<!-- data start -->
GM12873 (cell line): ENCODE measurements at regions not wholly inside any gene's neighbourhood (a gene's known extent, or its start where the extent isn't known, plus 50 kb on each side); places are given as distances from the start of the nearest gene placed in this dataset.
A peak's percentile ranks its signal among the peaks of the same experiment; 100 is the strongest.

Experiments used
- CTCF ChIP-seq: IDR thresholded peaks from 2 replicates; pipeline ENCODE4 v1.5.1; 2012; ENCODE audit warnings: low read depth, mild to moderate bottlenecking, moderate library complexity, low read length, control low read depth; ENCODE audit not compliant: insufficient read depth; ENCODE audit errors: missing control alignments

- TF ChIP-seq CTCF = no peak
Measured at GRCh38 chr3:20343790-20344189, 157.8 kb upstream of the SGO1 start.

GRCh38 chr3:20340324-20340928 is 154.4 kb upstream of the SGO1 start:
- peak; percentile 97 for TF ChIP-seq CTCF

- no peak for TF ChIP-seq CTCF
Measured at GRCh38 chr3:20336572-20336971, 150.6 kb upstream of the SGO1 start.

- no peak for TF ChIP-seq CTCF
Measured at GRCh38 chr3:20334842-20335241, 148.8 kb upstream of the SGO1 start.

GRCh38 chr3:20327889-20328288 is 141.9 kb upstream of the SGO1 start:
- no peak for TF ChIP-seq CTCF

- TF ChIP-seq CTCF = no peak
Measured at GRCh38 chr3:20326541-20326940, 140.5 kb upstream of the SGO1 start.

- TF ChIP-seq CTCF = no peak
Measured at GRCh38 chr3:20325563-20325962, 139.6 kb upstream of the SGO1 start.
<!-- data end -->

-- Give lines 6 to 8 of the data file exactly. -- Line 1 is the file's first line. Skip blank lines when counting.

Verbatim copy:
Measured at GRCh38 chr3:20343790-20344189, 157.8 kb upstream of the SGO1 start.

GRCh38 chr3:20340324-20340928 is 154.4 kb upstream of the SGO1 start:
- peak; percentile 97 for TF ChIP-seq CTCF